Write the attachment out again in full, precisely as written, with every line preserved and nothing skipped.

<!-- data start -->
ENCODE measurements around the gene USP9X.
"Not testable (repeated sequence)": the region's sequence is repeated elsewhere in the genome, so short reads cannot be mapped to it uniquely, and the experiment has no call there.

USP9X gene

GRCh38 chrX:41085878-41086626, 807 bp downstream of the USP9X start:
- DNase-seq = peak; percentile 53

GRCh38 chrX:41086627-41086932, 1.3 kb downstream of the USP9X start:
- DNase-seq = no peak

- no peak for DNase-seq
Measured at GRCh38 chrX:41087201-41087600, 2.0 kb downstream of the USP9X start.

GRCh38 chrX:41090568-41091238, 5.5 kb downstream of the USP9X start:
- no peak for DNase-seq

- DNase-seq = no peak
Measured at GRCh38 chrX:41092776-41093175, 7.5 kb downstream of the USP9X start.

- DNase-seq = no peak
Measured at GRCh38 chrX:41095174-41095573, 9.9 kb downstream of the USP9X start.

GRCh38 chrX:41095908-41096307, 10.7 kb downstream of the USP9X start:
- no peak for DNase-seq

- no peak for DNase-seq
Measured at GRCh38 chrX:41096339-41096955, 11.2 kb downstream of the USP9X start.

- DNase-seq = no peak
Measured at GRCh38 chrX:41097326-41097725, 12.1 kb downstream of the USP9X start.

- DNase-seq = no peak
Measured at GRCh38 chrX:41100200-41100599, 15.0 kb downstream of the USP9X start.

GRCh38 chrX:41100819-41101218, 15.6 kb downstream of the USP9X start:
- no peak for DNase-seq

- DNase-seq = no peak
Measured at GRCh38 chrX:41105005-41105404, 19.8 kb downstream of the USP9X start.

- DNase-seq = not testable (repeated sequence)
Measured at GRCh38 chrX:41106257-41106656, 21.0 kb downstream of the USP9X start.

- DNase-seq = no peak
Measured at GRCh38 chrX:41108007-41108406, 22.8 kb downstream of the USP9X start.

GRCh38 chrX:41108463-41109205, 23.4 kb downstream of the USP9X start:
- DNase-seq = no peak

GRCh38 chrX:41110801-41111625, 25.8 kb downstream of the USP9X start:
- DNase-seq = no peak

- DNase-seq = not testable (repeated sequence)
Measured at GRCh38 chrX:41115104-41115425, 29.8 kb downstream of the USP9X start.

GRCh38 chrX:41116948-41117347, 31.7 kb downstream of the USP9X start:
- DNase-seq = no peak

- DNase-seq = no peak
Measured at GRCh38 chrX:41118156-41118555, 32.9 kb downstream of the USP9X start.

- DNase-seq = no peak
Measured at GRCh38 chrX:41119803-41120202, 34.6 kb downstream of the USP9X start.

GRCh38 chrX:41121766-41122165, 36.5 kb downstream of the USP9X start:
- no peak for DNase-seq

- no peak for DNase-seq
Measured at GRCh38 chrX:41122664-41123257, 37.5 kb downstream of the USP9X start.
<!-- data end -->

ENCODE measurements around the gene USP9X.
"Not testable (repeated sequence)": the region's sequence is repeated elsewhere in the genome, so short reads cannot be mapped to it uniquely, and the experiment has no call there.

USP9X gene

GRCh38 chrX:41085878-41086626, 807 bp downstream of the USP9X start:
- DNase-seq = peak; percentile 53

GRCh38 chrX:41086627-41086932, 1.3 kb downstream of the USP9X start:
- DNase-seq = no peak

- no peak for DNase-seq
Measured at GRCh38 chrX:41087201-41087600, 2.0 kb downstream of the USP9X start.

GRCh38 chrX:41090568-41091238, 5.5 kb downstream of the USP9X start:
- no peak for DNase-seq

- DNase-seq = no peak
Measured at GRCh38 chrX:41092776-41093175, 7.5 kb downstream of the USP9X start.

- DNase-seq = no peak
Measured at GRCh38 chrX:41095174-41095573, 9.9 kb downstream of the USP9X start.

GRCh38 chrX:41095908-41096307, 10.7 kb downstream of the USP9X start:
- no peak for DNase-seq

- no peak for DNase-seq
Measured at GRCh38 chrX:41096339-41096955, 11.2 kb downstream of the USP9X start.

- DNase-seq = no peak
Measured at GRCh38 chrX:41097326-41097725, 12.1 kb downstream of the USP9X start.

- DNase-seq = no peak
Measured at GRCh38 chrX:41100200-41100599, 15.0 kb downstream of the USP9X start.

GRCh38 chrX:41100819-41101218, 15.6 kb downstream of the USP9X start:
- no peak for DNase-seq

- DNase-seq = no peak
Measured at GRCh38 chrX:41105005-41105404, 19.8 kb downstream of the USP9X start.

- DNase-seq = not testable (repeated sequence)
Measured at GRCh38 chrX:41106257-41106656, 21.0 kb downstream of the USP9X start.

- DNase-seq = no peak
Measured at GRCh38 chrX:41108007-41108406, 22.8 kb downstream of the USP9X start.

GRCh38 chrX:41108463-41109205, 23.4 kb downstream of the USP9X start:
- DNase-seq = no peak

GRCh38 chrX:41110801-41111625, 25.8 kb downstream of the USP9X start:
- DNase-seq = no peak

- DNase-seq = not testable (repeated sequence)
Measured at GRCh38 chrX:41115104-41115425, 29.8 kb downstream of the USP9X start.

GRCh38 chrX:41116948-41117347, 31.7 kb downstream of the USP9X start:
- DNase-seq = no peak

- DNase-seq = no peak
Measured at GRCh38 chrX:41118156-41118555, 32.9 kb downstream of the USP9X start.

- DNase-seq = no peak
Measured at GRCh38 chrX:41119803-41120202, 34.6 kb downstream of the USP9X start.

GRCh38 chrX:41121766-41122165, 36.5 kb downstream of the USP9X start:
- no peak for DNase-seq

- no peak for DNase-seq
Measured at GRCh38 chrX:41122664-41123257, 37.5 kb downstream of the USP9X start.